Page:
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Journal of Environmental Health








Hot yoga establishments have been increasing in popularity in local communities. Studios may support participation among pregnant women though no clinical studies currently exist that examine prenatal hot yoga effects. The pilot study described in this article aimed to assess the spread of prenatal hot yoga and to provide information on the environmental conditions and practices of those who engage in hot yoga within a local community. A thermal environment meter was used to measure ambient air conditions during three 90-minute hot yoga classes. Mothers who practiced prenatal hot yoga were more likely than non-hot yoga practitioners to have someone aside from an obstetrician/gynecologist discuss prenatal exercise safety with them. Prenatal public health education campaigns need to he refined. Public health officials and obstetricians/gynecologists need to he aware that those who engage in a hot yoga practice are more likely to trust someone other than their health care provider or public health professional regarding safety of this practice.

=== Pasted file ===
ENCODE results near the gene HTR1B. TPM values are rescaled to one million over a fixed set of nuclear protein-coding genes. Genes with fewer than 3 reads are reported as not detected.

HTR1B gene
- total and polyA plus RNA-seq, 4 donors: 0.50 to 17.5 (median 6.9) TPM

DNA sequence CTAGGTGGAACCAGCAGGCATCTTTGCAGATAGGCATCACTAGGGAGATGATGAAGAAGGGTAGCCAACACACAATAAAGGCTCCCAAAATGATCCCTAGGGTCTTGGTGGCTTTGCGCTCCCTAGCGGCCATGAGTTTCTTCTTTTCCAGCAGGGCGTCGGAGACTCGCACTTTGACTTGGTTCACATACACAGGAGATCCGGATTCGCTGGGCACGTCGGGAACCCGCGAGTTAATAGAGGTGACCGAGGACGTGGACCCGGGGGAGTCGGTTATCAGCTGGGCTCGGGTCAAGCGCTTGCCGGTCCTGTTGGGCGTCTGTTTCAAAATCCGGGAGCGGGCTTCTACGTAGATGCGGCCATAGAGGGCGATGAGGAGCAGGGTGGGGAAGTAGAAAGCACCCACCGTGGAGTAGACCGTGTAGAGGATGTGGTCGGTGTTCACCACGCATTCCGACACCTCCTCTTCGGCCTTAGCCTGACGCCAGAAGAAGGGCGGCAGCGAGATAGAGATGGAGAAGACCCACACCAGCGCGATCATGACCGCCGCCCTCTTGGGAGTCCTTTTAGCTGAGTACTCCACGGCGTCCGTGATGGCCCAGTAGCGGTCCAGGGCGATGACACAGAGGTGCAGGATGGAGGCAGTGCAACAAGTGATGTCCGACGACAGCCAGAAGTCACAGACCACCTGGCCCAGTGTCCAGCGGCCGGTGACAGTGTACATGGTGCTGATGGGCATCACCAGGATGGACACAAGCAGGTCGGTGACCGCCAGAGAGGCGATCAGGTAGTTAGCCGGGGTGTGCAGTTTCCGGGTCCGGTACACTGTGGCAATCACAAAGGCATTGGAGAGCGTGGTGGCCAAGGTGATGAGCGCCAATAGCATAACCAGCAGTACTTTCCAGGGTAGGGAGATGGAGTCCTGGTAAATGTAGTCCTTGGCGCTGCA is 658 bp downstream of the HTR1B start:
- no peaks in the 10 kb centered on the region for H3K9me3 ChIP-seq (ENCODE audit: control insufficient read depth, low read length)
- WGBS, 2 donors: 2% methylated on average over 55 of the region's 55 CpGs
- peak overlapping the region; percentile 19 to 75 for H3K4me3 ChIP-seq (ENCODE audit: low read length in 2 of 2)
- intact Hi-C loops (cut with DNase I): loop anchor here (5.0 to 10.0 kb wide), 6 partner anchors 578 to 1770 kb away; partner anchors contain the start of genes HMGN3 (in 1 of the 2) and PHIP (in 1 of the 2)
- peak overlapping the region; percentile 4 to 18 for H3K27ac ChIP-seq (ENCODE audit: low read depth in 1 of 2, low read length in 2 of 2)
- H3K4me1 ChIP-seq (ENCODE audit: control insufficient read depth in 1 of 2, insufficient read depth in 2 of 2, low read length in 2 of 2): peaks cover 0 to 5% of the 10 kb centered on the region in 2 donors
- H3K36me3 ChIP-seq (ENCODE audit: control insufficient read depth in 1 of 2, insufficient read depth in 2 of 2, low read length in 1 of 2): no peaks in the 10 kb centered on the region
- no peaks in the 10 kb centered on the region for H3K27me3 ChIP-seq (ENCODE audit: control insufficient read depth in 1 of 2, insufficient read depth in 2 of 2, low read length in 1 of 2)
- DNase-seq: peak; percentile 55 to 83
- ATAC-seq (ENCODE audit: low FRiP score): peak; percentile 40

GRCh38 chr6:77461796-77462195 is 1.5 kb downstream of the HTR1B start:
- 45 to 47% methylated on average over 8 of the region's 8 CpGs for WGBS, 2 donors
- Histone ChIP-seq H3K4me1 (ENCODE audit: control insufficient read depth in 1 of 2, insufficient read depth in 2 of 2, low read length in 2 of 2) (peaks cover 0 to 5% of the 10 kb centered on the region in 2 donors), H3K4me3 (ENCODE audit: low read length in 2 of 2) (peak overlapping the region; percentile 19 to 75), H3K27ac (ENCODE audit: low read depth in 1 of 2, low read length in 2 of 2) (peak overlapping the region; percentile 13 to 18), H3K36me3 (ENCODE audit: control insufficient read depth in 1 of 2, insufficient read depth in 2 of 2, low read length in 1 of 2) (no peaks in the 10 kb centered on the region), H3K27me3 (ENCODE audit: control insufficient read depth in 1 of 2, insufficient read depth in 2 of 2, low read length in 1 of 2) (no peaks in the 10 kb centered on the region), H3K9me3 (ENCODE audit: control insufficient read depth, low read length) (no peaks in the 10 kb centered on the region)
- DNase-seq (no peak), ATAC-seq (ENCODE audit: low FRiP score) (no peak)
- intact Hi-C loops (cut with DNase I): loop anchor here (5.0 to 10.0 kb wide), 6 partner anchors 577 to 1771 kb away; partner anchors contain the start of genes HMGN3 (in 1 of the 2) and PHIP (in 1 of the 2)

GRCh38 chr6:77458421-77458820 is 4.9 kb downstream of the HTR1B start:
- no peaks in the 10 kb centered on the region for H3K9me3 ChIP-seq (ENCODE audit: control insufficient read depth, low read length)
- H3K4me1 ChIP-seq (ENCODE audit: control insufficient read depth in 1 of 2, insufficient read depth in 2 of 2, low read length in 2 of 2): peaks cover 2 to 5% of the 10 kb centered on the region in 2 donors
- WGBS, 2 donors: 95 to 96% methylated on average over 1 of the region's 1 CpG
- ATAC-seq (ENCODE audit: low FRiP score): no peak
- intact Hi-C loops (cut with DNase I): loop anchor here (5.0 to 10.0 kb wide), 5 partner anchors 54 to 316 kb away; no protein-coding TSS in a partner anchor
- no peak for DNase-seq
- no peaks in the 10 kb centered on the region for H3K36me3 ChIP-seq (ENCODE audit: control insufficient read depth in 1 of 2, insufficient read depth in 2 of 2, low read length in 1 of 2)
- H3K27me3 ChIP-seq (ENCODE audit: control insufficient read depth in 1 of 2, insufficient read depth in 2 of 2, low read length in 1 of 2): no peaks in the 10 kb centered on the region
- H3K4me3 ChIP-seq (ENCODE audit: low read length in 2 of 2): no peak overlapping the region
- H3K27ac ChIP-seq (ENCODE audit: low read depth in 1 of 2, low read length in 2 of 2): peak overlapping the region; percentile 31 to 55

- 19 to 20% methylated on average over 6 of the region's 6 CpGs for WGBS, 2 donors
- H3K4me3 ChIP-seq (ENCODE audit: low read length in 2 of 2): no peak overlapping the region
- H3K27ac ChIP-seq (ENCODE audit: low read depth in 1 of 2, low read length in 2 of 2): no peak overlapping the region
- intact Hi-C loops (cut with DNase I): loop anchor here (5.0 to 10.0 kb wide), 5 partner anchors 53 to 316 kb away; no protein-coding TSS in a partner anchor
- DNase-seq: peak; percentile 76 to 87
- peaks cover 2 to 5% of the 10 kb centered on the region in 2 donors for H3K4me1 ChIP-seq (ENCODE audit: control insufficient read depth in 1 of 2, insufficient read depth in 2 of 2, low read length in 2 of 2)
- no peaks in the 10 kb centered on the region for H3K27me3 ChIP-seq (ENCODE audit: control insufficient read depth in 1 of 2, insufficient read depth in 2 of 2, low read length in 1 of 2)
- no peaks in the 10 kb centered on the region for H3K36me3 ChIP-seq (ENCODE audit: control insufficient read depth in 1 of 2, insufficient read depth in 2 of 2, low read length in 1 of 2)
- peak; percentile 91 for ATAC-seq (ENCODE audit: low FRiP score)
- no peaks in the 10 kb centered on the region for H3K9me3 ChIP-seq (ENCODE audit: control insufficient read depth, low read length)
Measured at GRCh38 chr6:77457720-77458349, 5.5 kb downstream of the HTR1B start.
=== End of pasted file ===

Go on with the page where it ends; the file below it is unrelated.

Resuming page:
Posted with permission from the Journal of Environmental Health, a publication of the National Environmental Health Association, Further posting of this article is restricted. For permission, contact

Original Publication Citation

Nguyen-Feng, V. N., Feng, S. L., Babbar, S., Rankins, N. C., & Blando, J. D. (2014). Hot yoga establishments in local communities serving pregnant women: A pilot study on the health implications of its practice and environmental conditions. Journal of Environmental Health, 77(3), 8-12.